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Flexstr8 Offers NFC-Enabled Labels for Chemicals, Pharmaceuticals, Consumer Products

The startup's NFC Smart Label solution is being trialed by companies to track goods, pharmaceuticals, and maintenance and service for industrial equipment.
By Claire Swedberg

Kimdura UV is a plastic (bi-axially oriented polypropylene) material designed to be compatible with many common printing methods used in the labeling industry. Additionally, Kimdura UV is engineered to be weatherproof and resistant to chemicals and tears—a feature that is critical to the hazardous chemical industry, according to Eric Pun Casavant, Flextr8's engineer and VP of product development. The Flexstr8 labels, says Ralph Roessler, the company's president, can sustain chemical spills and immersion in water even after being printed. The clip-on encoder, manufactured by Flexstr8, comes with a USB connection and attaches to the front of the Epson printer. The Flextr8 software then manages both the printing and encoding functionality from a PC or laptop connected to the printer.

Companies that are now ordering the samples for the GHS solution include chemical and pharmaceutical manufacturers, in addition to firms with laboratories in which the chemicals are used. Most of the early interest has come from outside of the United States, Roessler says, where businesses seem to have more familiarity with NFC technology.

The Flexstr8 clip-on RFID encoder, powered by a USB connection, attaches to the front of an Epson TMC3500 printer.
According to Roessler, many pharmaceutical and chemical firms are using ultrahigh-frequency (UHF) EPC passive RFID tags for inventory management. "They tend to use the RFID guns to read the tags," he explains. "We wanted to make that simpler," by allowing individuals to capture data via their NFC-enabled phone or tablet (including most modern Android devices, though to date, open NFC functionality is not available in iOS phones or tablets).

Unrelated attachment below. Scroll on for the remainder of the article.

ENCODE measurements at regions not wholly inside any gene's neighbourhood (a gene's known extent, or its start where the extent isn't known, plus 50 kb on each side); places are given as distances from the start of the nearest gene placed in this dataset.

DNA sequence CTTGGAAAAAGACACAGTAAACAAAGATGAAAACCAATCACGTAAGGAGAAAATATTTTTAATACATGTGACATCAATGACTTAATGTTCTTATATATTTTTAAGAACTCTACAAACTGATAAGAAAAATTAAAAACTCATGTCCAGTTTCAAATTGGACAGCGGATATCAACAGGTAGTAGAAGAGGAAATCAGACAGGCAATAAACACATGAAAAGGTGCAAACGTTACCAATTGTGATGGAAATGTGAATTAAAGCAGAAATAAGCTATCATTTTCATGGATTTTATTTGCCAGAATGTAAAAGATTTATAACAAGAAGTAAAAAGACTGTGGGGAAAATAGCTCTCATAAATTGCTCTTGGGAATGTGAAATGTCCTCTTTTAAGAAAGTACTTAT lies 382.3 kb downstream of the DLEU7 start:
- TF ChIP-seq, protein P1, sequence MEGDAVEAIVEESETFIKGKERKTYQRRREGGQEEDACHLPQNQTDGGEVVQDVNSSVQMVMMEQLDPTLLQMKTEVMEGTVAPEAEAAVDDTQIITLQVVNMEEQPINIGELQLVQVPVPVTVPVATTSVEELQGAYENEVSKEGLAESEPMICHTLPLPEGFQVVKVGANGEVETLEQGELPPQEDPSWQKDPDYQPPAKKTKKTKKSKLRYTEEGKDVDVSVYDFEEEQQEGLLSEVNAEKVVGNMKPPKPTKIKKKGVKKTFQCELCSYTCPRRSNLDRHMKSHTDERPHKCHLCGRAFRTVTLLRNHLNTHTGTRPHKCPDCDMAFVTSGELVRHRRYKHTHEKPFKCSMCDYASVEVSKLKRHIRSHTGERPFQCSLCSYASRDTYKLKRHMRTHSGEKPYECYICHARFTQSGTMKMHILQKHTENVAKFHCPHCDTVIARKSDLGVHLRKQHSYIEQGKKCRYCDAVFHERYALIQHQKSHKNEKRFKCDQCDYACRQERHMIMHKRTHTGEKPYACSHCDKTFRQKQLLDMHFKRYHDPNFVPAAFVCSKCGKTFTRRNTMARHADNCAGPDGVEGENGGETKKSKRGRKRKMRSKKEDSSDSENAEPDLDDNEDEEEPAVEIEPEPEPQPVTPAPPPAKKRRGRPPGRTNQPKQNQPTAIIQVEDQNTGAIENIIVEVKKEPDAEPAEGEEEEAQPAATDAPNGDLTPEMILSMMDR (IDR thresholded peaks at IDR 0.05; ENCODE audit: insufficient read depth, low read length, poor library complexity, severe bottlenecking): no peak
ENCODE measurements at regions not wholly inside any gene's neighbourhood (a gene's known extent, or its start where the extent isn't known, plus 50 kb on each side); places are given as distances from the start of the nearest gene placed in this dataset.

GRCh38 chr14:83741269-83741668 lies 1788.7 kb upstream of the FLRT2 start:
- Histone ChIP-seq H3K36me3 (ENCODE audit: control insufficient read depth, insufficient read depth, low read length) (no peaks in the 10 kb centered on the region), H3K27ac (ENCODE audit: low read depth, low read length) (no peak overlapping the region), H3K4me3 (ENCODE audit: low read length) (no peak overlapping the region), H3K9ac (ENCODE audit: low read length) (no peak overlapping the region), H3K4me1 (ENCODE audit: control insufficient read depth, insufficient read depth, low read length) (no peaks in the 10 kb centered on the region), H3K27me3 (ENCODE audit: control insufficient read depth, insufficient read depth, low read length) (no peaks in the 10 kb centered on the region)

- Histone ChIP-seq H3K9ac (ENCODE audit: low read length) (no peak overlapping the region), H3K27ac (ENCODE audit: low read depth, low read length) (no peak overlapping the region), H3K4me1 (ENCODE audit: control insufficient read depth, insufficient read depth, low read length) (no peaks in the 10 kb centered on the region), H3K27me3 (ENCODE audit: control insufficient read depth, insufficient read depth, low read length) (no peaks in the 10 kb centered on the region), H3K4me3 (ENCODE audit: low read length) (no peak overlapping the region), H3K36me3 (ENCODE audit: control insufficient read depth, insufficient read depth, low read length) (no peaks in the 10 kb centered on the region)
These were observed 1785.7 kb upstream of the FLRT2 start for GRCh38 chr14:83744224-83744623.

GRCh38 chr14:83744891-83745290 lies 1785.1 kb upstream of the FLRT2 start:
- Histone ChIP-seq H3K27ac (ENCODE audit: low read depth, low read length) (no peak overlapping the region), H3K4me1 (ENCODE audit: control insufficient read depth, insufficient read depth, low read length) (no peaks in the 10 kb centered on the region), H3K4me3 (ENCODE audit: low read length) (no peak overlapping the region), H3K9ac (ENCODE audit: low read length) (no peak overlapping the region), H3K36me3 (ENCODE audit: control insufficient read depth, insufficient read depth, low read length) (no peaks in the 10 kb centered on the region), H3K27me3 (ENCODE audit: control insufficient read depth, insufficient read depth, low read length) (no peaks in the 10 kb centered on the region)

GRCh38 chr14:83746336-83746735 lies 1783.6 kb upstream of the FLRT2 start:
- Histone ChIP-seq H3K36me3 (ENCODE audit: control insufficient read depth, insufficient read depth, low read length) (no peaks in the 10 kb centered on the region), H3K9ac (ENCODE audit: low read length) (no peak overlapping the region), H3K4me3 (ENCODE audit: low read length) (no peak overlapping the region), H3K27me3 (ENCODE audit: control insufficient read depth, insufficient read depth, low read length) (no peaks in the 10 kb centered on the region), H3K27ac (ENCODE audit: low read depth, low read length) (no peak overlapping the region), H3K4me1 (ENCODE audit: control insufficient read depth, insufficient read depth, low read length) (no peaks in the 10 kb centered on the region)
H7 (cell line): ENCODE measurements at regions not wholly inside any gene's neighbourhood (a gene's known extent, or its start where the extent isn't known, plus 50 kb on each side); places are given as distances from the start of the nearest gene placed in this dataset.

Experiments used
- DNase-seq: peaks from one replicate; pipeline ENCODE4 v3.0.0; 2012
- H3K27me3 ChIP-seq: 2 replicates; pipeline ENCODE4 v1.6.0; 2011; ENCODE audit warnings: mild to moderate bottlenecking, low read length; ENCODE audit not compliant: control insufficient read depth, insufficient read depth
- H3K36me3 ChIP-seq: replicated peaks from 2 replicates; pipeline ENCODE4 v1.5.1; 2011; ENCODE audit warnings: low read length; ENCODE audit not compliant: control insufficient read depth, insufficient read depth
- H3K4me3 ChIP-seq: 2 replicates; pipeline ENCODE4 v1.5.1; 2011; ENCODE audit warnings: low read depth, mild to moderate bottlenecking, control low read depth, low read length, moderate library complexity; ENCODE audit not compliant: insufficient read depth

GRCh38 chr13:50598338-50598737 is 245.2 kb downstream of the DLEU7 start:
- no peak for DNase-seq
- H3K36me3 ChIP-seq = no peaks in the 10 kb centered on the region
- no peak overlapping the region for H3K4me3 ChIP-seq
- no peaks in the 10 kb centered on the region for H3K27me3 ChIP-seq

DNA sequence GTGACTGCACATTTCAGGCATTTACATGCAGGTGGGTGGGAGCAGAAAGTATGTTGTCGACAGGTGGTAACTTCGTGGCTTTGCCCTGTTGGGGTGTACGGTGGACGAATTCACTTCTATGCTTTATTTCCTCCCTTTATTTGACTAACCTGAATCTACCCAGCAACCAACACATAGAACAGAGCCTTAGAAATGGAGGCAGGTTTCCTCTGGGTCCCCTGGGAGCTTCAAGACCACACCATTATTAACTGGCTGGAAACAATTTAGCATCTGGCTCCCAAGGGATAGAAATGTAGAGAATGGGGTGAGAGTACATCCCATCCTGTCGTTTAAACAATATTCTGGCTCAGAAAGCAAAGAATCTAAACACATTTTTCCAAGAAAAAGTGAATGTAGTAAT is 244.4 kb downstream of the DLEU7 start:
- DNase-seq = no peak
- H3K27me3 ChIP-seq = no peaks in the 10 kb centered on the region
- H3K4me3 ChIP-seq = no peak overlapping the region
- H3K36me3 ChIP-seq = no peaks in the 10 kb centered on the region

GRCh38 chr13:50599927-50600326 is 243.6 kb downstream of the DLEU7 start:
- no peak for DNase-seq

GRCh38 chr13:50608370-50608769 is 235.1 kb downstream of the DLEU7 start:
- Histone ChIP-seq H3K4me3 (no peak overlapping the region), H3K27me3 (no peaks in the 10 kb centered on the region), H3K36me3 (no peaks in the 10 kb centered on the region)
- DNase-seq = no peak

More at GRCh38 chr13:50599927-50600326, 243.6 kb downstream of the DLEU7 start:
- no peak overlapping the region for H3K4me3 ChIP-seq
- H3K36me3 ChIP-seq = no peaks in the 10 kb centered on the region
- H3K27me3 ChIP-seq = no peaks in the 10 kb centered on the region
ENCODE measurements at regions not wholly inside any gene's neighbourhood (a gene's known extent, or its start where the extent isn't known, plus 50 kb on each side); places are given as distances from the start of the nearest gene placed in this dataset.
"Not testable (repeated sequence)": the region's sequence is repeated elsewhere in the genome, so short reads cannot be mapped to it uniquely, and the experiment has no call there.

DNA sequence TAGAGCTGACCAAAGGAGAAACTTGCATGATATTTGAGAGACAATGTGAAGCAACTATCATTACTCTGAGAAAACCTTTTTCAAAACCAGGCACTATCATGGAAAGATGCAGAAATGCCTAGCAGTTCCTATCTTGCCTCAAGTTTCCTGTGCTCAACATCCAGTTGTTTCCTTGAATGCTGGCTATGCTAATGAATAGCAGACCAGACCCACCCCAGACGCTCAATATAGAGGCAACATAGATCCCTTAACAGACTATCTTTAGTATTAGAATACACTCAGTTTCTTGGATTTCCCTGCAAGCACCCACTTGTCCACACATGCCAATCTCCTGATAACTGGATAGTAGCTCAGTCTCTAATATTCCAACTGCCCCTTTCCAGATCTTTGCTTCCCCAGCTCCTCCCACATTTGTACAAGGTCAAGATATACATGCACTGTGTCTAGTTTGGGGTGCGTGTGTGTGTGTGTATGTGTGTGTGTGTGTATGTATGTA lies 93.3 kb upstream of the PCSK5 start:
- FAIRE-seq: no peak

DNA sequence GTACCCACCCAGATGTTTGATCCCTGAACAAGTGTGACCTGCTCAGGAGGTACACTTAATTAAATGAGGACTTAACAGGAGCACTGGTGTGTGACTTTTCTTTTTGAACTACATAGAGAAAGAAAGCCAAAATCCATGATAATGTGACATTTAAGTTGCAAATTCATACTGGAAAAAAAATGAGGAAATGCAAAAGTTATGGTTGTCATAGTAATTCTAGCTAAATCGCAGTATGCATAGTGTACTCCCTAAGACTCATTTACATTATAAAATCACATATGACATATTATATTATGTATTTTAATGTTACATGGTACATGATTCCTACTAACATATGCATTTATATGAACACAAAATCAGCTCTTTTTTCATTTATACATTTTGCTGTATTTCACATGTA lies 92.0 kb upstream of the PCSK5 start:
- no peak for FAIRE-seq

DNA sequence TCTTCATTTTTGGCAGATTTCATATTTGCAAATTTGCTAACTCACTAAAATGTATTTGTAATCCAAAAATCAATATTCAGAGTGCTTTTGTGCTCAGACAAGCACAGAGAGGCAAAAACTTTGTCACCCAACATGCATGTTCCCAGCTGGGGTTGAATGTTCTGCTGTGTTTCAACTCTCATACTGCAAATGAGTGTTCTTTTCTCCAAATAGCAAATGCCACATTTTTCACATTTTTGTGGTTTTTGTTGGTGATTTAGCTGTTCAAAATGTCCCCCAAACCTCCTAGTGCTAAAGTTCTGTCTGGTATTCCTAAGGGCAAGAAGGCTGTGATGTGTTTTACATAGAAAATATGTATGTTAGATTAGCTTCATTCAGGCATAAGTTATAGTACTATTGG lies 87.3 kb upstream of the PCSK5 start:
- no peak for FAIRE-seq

Eric Pun Casavant
Users do not require an app to utilize the NFC function in the labels. When a user places an NFC-enabled phone within close range of the label, the handset's Web browser opens a URL to a server hosted by the company that applies the label. He or she can then simply view data on his or her phone's screen, or download a PDF or other file that could include more specific information—such as a training manual, an operator's manual, or the labeled product's use history.

Since the label is being employed internationally, Flextr8 has created an Android-based app and multilingual Web service for use in places like Europe, where a label may pass through multiple countries. Once the app is downloaded on the phone, Casavant says, the service can automatically determine the country in which the phone is located, and thus direct the phone to data on a company's server specific to that nation's rules and regulations, and in that country's language.

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